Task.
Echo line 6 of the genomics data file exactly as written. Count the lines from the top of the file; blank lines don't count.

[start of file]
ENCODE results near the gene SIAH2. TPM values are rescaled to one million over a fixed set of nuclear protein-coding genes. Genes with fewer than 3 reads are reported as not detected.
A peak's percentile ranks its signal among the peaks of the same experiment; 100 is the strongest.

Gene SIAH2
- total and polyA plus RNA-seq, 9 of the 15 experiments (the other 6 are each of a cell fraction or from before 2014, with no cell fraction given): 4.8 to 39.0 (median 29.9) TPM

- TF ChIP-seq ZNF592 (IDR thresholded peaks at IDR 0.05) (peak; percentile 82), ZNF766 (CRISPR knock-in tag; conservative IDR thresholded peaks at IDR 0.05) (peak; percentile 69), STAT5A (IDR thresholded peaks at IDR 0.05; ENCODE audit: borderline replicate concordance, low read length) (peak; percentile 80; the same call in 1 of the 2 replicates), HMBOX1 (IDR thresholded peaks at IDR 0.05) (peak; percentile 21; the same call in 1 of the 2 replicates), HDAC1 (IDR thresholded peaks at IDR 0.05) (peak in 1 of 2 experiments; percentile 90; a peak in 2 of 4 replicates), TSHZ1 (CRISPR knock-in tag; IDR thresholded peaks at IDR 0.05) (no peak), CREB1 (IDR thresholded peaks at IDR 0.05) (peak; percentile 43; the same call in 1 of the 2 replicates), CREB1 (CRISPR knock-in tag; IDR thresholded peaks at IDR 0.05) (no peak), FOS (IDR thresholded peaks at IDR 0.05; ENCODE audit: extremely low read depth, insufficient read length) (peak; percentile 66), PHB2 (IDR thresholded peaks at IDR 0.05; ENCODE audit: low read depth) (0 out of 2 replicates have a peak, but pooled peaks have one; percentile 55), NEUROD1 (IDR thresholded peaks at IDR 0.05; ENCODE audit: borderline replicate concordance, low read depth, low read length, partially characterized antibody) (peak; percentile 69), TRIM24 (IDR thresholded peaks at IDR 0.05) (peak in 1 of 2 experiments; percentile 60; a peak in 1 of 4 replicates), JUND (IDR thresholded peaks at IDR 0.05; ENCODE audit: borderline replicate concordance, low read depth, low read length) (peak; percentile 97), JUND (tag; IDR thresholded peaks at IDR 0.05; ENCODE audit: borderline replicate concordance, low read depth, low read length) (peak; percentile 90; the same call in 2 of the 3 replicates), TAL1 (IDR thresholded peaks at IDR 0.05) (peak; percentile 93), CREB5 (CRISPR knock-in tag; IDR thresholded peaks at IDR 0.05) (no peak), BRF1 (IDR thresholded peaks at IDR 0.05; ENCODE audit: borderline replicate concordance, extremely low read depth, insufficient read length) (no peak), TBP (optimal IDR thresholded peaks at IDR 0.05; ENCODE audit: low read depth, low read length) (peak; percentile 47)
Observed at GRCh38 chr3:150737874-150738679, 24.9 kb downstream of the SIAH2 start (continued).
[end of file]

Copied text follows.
Observed at GRCh38 chr3:150737874-150738679, 24.9 kb downstream of the SIAH2 start (continued).